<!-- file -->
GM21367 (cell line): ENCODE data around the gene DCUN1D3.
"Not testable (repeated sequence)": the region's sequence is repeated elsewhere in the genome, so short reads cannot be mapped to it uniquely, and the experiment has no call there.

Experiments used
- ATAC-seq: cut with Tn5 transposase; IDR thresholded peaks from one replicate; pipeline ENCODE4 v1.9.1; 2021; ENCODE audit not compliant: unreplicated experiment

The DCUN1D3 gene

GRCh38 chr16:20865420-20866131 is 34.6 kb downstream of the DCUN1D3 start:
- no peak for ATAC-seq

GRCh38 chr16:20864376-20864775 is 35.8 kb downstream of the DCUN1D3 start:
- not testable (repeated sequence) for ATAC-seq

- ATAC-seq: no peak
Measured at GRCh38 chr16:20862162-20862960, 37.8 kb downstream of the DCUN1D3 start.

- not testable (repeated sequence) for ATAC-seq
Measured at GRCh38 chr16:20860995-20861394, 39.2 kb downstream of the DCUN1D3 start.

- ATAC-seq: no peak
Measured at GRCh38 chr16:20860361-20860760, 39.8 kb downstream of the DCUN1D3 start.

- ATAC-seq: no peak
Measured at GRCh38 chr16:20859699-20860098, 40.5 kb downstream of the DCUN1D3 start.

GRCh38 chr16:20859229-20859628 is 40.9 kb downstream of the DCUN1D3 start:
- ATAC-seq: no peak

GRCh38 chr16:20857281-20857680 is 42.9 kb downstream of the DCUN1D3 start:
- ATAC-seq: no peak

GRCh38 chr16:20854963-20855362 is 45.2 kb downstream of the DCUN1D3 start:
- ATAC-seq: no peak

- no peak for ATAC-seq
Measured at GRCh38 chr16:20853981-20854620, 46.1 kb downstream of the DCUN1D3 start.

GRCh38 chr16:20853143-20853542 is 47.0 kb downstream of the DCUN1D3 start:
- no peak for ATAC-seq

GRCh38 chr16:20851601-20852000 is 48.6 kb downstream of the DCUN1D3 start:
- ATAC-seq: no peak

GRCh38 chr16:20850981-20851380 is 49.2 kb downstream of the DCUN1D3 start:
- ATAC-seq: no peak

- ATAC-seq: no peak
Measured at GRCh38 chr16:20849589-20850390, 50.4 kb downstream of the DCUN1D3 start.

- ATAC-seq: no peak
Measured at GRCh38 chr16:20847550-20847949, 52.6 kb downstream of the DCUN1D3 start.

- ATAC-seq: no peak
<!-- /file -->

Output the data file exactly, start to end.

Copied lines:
GM21367 (cell line): ENCODE data around the gene DCUN1D3.
"Not testable (repeated sequence)": the region's sequence is repeated elsewhere in the genome, so short reads cannot be mapped to it uniquely, and the experiment has no call there.

Experiments used
- ATAC-seq: cut with Tn5 transposase; IDR thresholded peaks from one replicate; pipeline ENCODE4 v1.9.1; 2021; ENCODE audit not compliant: unreplicated experiment

The DCUN1D3 gene

GRCh38 chr16:20865420-20866131 is 34.6 kb downstream of the DCUN1D3 start:
- no peak for ATAC-seq

GRCh38 chr16:20864376-20864775 is 35.8 kb downstream of the DCUN1D3 start:
- not testable (repeated sequence) for ATAC-seq

- ATAC-seq: no peak
Measured at GRCh38 chr16:20862162-20862960, 37.8 kb downstream of the DCUN1D3 start.

- not testable (repeated sequence) for ATAC-seq
Measured at GRCh38 chr16:20860995-20861394, 39.2 kb downstream of the DCUN1D3 start.

- ATAC-seq: no peak
Measured at GRCh38 chr16:20860361-20860760, 39.8 kb downstream of the DCUN1D3 start.

- ATAC-seq: no peak
Measured at GRCh38 chr16:20859699-20860098, 40.5 kb downstream of the DCUN1D3 start.

GRCh38 chr16:20859229-20859628 is 40.9 kb downstream of the DCUN1D3 start:
- ATAC-seq: no peak

GRCh38 chr16:20857281-20857680 is 42.9 kb downstream of the DCUN1D3 start:
- ATAC-seq: no peak

GRCh38 chr16:20854963-20855362 is 45.2 kb downstream of the DCUN1D3 start:
- ATAC-seq: no peak

- no peak for ATAC-seq
Measured at GRCh38 chr16:20853981-20854620, 46.1 kb downstream of the DCUN1D3 start.

GRCh38 chr16:20853143-20853542 is 47.0 kb downstream of the DCUN1D3 start:
- no peak for ATAC-seq

GRCh38 chr16:20851601-20852000 is 48.6 kb downstream of the DCUN1D3 start:
- ATAC-seq: no peak

GRCh38 chr16:20850981-20851380 is 49.2 kb downstream of the DCUN1D3 start:
- ATAC-seq: no peak

- ATAC-seq: no peak
Measured at GRCh38 chr16:20849589-20850390, 50.4 kb downstream of the DCUN1D3 start.

- ATAC-seq: no peak
Measured at GRCh38 chr16:20847550-20847949, 52.6 kb downstream of the DCUN1D3 start.

- ATAC-seq: no peak